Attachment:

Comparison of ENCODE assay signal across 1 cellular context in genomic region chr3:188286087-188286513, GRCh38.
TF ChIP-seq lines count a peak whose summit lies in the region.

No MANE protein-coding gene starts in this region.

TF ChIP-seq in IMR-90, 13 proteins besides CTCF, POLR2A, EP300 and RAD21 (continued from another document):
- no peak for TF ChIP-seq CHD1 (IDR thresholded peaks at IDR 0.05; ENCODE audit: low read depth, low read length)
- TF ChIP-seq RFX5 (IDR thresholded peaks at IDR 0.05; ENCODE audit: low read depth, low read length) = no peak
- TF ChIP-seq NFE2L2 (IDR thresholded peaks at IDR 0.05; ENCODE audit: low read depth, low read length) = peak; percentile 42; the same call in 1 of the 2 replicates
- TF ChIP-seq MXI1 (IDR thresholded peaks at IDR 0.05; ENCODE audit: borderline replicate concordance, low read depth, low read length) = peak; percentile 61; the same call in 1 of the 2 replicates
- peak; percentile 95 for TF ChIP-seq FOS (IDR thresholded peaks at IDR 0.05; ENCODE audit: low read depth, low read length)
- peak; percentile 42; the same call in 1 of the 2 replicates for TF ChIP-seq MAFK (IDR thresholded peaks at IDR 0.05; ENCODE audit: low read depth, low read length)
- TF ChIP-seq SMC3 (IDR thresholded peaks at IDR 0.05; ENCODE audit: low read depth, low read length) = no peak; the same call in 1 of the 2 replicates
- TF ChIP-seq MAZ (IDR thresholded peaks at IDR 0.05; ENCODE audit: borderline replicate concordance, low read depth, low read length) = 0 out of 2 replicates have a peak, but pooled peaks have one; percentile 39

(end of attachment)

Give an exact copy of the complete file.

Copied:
Comparison of ENCODE assay signal across 1 cellular context in genomic region chr3:188286087-188286513, GRCh38.
TF ChIP-seq lines count a peak whose summit lies in the region.

No MANE protein-coding gene starts in this region.

TF ChIP-seq in IMR-90, 13 proteins besides CTCF, POLR2A, EP300 and RAD21 (continued from another document):
- no peak for TF ChIP-seq CHD1 (IDR thresholded peaks at IDR 0.05; ENCODE audit: low read depth, low read length)
- TF ChIP-seq RFX5 (IDR thresholded peaks at IDR 0.05; ENCODE audit: low read depth, low read length) = no peak
- TF ChIP-seq NFE2L2 (IDR thresholded peaks at IDR 0.05; ENCODE audit: low read depth, low read length) = peak; percentile 42; the same call in 1 of the 2 replicates
- TF ChIP-seq MXI1 (IDR thresholded peaks at IDR 0.05; ENCODE audit: borderline replicate concordance, low read depth, low read length) = peak; percentile 61; the same call in 1 of the 2 replicates
- peak; percentile 95 for TF ChIP-seq FOS (IDR thresholded peaks at IDR 0.05; ENCODE audit: low read depth, low read length)
- peak; percentile 42; the same call in 1 of the 2 replicates for TF ChIP-seq MAFK (IDR thresholded peaks at IDR 0.05; ENCODE audit: low read depth, low read length)
- TF ChIP-seq SMC3 (IDR thresholded peaks at IDR 0.05; ENCODE audit: low read depth, low read length) = no peak; the same call in 1 of the 2 replicates
- TF ChIP-seq MAZ (IDR thresholded peaks at IDR 0.05; ENCODE audit: borderline replicate concordance, low read depth, low read length) = 0 out of 2 replicates have a peak, but pooled peaks have one; percentile 39